My windows are so clean this week I could see all the way up to Moffat County, where I encountered the Yampa Valley Data Partners, which shares small snippets of news pertaining to Rio Blanco, Moffat and Routt counties.
Each snippet is about two or three sentences long, and usually compares reality issues in Moffat, Rio Blanco and Routt counties to each other.
These I found quite interesting and really couldn’t come up with a better way to present them:
May 2015 unemployment rates in Moffat (4.9 percent), Rio Blanco (5.3 percent) and Routt (4.8 percent) all represented improvement from May 2014. Colorado’s unemployment rate was 4.3 percent while the newly released U.S. rate for June dropped to 5.3 percent, the lowest it’s been since April 2008.
Mining held its place as the largest industry in terms of total wages for both Moffat and Rio Blanco counties in the fourth quarter of 2014. Healthcare and social assistance led the way as the largest wage-producing industry in Routt County.
The finance and insurance industries paid the highest average weekly wage in both Routt and Moffat counties in the fourth quarter of 2014, while utilities workers brought home the highest average weekly wage in Rio Blanco County.
February 2015 median list prices for homes were up in Rio Blanco County (13 percent) and Routt County (19 percent) and down by 11 percent in Moffat County compared to the same time the previous year.
Year-to-date coal production through April 2015 was up 92 percent in Rio Blanco County and 9 percent in Moffat County, but was down 35 percent in Routt County compared to the first four months of 2014. Year-to-date gas production was down 24 to 30 percent in each county.
The end of June found Stagecoach and Yamcolo reservoirs holding at 13 percent and 19 percent above usual water levels, respectively. The Yampa River was flowing at 36 percent of its 2004-2014 average, with the White River flowing at 79 percent of average.
Residents of Moffat, Rio Blanco and Routt counties have access to a free, online carpool matching service sponsored by Yampa Valley Data Partners in cooperation with the three counties.
Commuters may find regular carpool partners or a car share for a one-time trip by registering on the website with a valid email address.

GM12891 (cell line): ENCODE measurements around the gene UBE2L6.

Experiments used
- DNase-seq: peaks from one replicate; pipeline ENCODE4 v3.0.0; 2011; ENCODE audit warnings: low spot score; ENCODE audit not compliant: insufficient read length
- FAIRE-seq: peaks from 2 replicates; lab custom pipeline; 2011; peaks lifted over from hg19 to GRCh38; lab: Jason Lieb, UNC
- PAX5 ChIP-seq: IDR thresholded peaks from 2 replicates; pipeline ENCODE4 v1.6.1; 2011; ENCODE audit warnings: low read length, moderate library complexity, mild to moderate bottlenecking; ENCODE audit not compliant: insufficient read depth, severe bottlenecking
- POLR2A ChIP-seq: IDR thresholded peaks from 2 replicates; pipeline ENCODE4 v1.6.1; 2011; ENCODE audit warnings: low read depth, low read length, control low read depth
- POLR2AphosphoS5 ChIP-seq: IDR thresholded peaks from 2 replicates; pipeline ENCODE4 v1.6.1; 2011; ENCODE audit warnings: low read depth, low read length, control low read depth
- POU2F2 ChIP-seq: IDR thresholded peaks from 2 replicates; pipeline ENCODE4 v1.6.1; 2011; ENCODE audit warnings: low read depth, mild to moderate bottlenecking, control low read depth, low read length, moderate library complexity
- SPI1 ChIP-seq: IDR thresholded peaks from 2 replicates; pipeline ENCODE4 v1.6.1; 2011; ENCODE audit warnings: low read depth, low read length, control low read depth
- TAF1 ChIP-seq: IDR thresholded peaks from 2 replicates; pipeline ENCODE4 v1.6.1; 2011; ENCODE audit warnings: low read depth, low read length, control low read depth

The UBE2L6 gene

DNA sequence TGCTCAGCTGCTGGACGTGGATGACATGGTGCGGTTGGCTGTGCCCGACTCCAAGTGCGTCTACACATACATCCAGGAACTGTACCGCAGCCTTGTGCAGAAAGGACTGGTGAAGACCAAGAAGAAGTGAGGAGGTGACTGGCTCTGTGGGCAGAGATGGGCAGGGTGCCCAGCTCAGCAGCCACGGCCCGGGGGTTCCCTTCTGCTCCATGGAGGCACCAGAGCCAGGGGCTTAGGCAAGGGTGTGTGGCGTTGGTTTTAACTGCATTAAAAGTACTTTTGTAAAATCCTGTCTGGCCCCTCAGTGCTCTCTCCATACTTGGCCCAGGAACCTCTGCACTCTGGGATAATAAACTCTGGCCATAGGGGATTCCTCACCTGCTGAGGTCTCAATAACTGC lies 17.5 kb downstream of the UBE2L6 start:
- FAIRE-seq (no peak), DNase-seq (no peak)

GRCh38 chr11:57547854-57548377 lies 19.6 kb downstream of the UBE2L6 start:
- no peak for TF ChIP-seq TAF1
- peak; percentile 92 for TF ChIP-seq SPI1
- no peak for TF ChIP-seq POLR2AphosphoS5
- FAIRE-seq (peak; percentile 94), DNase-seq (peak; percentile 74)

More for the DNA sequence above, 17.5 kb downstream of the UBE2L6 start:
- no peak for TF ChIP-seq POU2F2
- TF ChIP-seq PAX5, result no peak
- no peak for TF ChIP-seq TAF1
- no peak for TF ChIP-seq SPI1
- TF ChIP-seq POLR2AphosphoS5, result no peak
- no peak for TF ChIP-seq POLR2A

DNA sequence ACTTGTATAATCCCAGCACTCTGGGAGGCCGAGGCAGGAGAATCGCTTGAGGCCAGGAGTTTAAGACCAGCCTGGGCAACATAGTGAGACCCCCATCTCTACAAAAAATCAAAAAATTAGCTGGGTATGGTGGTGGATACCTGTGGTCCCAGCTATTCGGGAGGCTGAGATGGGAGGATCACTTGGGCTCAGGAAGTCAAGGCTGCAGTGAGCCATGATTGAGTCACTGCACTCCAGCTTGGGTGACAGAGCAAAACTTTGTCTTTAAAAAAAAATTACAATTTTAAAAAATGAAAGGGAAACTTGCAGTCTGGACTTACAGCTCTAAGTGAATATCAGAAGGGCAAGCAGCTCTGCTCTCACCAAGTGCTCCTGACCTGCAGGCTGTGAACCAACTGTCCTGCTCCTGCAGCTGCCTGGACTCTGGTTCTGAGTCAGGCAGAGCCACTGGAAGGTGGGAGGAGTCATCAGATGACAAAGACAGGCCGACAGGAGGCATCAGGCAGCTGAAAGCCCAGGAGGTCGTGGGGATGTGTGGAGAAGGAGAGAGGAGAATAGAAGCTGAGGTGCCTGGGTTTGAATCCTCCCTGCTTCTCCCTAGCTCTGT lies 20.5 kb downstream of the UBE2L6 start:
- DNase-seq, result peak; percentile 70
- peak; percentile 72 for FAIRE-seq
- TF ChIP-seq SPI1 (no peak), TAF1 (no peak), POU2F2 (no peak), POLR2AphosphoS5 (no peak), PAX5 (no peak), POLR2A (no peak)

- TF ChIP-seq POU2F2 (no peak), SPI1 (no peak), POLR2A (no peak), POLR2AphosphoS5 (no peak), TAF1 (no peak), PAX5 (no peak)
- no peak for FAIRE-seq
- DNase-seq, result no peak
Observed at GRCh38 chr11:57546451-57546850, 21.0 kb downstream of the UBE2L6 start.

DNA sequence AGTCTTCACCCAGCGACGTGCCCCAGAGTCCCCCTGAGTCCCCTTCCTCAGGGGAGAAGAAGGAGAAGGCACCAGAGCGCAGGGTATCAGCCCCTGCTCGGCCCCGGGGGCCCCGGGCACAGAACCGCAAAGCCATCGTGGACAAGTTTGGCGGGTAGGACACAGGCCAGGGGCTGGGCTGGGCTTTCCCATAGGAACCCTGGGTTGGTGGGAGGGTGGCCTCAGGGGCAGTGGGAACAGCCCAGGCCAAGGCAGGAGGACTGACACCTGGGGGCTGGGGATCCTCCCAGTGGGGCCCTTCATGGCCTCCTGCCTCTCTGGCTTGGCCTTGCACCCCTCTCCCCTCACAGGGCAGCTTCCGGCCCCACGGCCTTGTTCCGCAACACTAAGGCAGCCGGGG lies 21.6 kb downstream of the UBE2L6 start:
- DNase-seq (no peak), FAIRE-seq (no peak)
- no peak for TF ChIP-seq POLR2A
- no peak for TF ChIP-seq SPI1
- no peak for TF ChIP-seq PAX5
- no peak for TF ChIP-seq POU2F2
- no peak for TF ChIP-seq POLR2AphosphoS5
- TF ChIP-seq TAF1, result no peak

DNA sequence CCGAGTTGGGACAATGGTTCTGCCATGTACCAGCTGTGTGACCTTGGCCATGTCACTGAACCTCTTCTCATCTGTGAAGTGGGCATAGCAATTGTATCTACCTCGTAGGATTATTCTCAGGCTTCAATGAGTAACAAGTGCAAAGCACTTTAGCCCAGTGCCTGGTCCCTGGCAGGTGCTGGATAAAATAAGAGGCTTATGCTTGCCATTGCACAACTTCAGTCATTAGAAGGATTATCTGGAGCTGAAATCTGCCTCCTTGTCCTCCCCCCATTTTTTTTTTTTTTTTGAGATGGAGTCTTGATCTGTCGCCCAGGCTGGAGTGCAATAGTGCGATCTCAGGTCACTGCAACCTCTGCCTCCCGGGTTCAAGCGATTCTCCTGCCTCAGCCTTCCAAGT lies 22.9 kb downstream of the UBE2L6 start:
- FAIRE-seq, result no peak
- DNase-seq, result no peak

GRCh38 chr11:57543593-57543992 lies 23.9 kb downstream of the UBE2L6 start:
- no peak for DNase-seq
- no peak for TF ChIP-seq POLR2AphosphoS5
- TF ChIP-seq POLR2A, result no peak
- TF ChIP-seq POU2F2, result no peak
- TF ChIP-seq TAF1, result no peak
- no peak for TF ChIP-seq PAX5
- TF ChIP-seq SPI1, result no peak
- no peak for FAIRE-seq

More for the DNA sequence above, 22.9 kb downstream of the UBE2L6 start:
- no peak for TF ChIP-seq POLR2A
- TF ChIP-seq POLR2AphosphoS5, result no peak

Organizers hope the website will help residents save on personal transportation costs and do their part to reduce fuel use and vehicle pollution.
Learn more at: www.carpoolworld.com/northwestcolorado
The Rio Blanco County Fair has been moving along slowly for roughly two weeks now, but the heavy action begins today with the livestock, the home ec products, and the arts and crafts, just to name a few of the activities that will be running from early in the day to late in the evening.
There are events for boys and girls, for teens and for men and women during the next three days, concluding Saturday night.
I must admit I most enjoy the 4-H/FFA livestock classes, featuring the cows, swine, goats and sheep, but checking out the chickens and rabbits (preference toward lop-ears) is right up there.
Also enjoyable are the baking and other food displays. But, face it, that stuff is canned. While you know it would taste great, when it is pickled or in a glass container, it just doesn’t excite the senses quite as much as a pie or cake or cookies would.
It is also a joy to take in the eating events available at the fair. At 11 a.m. Friday is the Rio Blanco County Woolgrowers’ Association’s lamb kabob sale at the fairgrounds, just outside the 4-H building. At 5 p.m. Friday is the Rio Blanco County Stockgrowers’ Association beef barbecue, also just outside the 4-H building. On Saturday, from 3:30 to 5:15 p.m., the Meeker Lions’ annual barbecue fills the stomach just before heading into the 4-H Bake Sale, which also leads up to the main event of the fair, the 4-H/FFA Junior Livestock Sale, where all the top winners at the fair will most likely be up for sale to the highest bidder.
This is always fun to watch as the kids realize this may be the last time they see their pets, which is, at times, somewhat emotional. It is also the time they realize a lot of what raising livestock really means, which is literally meat on the table and money in the pocket.
All of the competitions are fun to watch with the kids and teenagers competing at all levels of showmanship, from the young kids who still have a lot to learn about how to lead their critters, up to the veteran 4-H and FFA members who repeatedly come through with Grand Champion, Reserve Champion and top ribbon winners, year after year.
There are names you will hear again and again—representing members from Rangely and Meeker —and some of those names will amaze with how often you hear them repeated and realize just how much work those teens put in.
Here’s to hoping that everyone in Rio Blanco County gets out and enjoys at least a little portion of the Rio Blanco County Fair.
I may be a city slicker in reality, having grown up in Colorado Springs and Boulder, but there is also a big part of me that still enjoys watching the kids and teens at work to becoming future farmers and ranchers and seeing how these youths are doing at such an early age.
I’d say our agricultural future is in good hands, if Rio Blanco’s 4-H and FFA members are any indication.